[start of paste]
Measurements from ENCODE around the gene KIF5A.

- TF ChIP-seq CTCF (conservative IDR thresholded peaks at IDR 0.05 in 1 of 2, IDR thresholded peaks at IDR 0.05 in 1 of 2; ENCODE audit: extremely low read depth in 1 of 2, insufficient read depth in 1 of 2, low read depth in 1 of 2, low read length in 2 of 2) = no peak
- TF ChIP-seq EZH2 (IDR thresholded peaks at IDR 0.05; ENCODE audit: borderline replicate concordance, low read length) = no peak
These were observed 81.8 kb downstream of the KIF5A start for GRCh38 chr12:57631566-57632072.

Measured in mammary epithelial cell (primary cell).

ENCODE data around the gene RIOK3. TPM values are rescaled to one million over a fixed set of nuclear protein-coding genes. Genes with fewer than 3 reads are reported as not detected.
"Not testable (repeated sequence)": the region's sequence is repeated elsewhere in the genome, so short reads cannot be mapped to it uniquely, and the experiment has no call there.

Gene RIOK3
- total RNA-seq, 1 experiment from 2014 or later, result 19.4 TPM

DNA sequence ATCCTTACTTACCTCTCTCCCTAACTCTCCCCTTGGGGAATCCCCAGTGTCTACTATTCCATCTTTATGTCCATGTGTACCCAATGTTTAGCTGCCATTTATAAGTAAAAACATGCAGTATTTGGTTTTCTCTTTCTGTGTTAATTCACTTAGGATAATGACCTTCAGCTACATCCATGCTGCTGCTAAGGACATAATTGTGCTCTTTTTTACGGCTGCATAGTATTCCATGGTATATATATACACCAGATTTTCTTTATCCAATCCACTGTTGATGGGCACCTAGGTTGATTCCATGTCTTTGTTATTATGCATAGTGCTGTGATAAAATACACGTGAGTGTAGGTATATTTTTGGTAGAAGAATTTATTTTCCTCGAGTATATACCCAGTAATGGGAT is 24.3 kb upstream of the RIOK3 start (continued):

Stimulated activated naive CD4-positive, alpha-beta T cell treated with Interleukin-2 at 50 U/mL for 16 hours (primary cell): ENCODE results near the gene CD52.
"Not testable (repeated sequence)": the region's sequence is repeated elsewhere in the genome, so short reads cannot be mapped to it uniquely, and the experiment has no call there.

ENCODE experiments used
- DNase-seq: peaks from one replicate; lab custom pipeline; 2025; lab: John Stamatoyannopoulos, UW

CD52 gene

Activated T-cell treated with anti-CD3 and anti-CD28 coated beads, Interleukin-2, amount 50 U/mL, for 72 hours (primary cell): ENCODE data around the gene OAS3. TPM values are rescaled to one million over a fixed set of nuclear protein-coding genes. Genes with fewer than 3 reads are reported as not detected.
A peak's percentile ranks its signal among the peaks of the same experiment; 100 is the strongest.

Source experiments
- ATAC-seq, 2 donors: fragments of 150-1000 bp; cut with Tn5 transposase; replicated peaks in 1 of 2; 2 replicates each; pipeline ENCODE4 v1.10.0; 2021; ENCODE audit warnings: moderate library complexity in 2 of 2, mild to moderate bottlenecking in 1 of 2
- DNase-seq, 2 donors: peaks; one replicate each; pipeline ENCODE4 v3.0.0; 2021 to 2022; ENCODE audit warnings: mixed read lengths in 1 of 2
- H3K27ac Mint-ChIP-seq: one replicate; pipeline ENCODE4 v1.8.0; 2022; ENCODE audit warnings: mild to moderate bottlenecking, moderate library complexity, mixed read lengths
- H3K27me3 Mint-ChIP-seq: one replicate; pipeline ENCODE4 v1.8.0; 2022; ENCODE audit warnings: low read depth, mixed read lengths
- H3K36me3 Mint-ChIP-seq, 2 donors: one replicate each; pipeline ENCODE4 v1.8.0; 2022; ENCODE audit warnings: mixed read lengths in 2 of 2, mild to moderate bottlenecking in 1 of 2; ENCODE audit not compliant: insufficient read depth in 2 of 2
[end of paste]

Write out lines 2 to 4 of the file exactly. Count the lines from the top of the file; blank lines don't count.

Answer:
- TF ChIP-seq CTCF (conservative IDR thresholded peaks at IDR 0.05 in 1 of 2, IDR thresholded peaks at IDR 0.05 in 1 of 2; ENCODE audit: extremely low read depth in 1 of 2, insufficient read depth in 1 of 2, low read depth in 1 of 2, low read length in 2 of 2) = no peak
- TF ChIP-seq EZH2 (IDR thresholded peaks at IDR 0.05; ENCODE audit: borderline replicate concordance, low read length) = no peak
These were observed 81.8 kb downstream of the KIF5A start for GRCh38 chr12:57631566-57632072.